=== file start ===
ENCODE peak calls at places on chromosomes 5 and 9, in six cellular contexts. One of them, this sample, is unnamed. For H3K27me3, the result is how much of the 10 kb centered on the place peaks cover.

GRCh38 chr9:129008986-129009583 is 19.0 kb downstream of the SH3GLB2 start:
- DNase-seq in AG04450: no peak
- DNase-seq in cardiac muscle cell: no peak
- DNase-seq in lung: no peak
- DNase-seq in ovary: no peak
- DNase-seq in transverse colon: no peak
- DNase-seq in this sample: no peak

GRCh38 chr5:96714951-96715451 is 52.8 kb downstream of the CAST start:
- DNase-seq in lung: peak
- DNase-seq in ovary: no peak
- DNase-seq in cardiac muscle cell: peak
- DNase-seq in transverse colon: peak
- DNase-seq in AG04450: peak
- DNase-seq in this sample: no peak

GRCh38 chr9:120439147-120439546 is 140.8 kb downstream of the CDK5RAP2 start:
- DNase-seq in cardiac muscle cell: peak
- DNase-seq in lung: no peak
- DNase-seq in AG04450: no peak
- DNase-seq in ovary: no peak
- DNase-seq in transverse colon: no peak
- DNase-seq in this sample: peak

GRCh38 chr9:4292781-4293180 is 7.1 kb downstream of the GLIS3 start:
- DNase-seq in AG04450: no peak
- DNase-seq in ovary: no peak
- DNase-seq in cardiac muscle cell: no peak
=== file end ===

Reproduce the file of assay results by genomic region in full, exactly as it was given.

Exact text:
ENCODE peak calls at places on chromosomes 5 and 9, in six cellular contexts. One of them, this sample, is unnamed. For H3K27me3, the result is how much of the 10 kb centered on the place peaks cover.

GRCh38 chr9:129008986-129009583 is 19.0 kb downstream of the SH3GLB2 start:
- DNase-seq in AG04450: no peak
- DNase-seq in cardiac muscle cell: no peak
- DNase-seq in lung: no peak
- DNase-seq in ovary: no peak
- DNase-seq in transverse colon: no peak
- DNase-seq in this sample: no peak

GRCh38 chr5:96714951-96715451 is 52.8 kb downstream of the CAST start:
- DNase-seq in lung: peak
- DNase-seq in ovary: no peak
- DNase-seq in cardiac muscle cell: peak
- DNase-seq in transverse colon: peak
- DNase-seq in AG04450: peak
- DNase-seq in this sample: no peak

GRCh38 chr9:120439147-120439546 is 140.8 kb downstream of the CDK5RAP2 start:
- DNase-seq in cardiac muscle cell: peak
- DNase-seq in lung: no peak
- DNase-seq in AG04450: no peak
- DNase-seq in ovary: no peak
- DNase-seq in transverse colon: no peak
- DNase-seq in this sample: peak

GRCh38 chr9:4292781-4293180 is 7.1 kb downstream of the GLIS3 start:
- DNase-seq in AG04450: no peak
- DNase-seq in ovary: no peak
- DNase-seq in cardiac muscle cell: no peak